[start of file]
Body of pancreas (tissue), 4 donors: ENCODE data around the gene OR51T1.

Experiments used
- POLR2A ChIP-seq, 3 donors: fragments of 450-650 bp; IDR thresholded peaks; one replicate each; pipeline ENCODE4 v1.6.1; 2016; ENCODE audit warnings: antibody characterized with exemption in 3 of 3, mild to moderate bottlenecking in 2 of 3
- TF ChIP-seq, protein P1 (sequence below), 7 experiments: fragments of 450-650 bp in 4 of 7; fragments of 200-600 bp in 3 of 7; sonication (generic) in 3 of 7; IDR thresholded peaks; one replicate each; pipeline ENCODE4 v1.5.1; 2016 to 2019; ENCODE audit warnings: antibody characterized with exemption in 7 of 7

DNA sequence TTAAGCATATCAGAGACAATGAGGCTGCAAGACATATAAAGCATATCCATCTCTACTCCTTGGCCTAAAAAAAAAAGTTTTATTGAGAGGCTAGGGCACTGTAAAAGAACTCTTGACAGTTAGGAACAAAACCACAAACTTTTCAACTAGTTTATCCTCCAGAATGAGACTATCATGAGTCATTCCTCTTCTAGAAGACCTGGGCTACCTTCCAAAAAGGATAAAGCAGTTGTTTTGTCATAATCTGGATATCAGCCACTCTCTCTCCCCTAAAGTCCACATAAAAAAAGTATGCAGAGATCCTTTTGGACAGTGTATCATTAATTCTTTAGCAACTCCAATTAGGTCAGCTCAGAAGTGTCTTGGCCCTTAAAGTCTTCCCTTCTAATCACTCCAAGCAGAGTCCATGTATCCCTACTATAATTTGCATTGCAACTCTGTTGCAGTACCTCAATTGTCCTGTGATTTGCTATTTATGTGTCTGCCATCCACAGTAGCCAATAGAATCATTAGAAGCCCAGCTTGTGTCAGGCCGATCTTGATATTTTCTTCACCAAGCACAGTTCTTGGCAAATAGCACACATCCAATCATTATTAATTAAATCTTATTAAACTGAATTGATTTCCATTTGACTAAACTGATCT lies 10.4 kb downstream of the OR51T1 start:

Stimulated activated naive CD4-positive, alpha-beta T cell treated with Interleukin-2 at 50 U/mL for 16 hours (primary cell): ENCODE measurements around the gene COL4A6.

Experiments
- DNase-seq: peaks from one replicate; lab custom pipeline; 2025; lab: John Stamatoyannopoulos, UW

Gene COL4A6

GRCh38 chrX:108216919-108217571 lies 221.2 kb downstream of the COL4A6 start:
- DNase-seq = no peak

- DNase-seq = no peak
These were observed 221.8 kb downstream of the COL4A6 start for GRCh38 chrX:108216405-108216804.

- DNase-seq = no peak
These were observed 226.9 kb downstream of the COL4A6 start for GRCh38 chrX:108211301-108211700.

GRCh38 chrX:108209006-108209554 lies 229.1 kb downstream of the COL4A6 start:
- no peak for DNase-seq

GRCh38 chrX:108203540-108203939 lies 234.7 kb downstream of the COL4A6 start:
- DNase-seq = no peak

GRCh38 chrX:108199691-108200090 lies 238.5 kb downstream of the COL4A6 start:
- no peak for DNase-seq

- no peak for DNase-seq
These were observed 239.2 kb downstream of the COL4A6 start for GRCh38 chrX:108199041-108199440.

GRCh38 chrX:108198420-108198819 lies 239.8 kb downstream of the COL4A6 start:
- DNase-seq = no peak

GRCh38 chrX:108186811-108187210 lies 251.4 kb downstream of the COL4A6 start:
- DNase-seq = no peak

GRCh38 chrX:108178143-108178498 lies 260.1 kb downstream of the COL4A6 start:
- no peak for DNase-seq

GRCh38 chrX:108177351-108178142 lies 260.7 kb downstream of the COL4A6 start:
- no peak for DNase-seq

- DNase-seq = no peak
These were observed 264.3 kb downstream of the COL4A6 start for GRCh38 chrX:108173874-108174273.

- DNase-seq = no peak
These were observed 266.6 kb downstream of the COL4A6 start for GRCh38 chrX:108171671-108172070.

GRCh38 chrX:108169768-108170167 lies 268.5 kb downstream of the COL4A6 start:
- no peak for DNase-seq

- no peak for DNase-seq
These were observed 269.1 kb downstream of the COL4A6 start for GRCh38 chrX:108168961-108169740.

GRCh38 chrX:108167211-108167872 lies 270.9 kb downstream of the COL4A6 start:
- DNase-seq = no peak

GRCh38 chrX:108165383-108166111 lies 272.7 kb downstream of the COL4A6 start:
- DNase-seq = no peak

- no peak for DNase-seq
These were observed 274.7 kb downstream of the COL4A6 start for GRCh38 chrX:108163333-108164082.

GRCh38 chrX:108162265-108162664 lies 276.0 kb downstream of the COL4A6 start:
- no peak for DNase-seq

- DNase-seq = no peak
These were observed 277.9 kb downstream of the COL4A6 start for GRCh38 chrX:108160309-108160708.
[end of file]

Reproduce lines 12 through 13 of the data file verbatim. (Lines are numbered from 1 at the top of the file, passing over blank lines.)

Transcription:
- DNase-seq = no peak
These were observed 221.8 kb downstream of the COL4A6 start for GRCh38 chrX:108216405-108216804.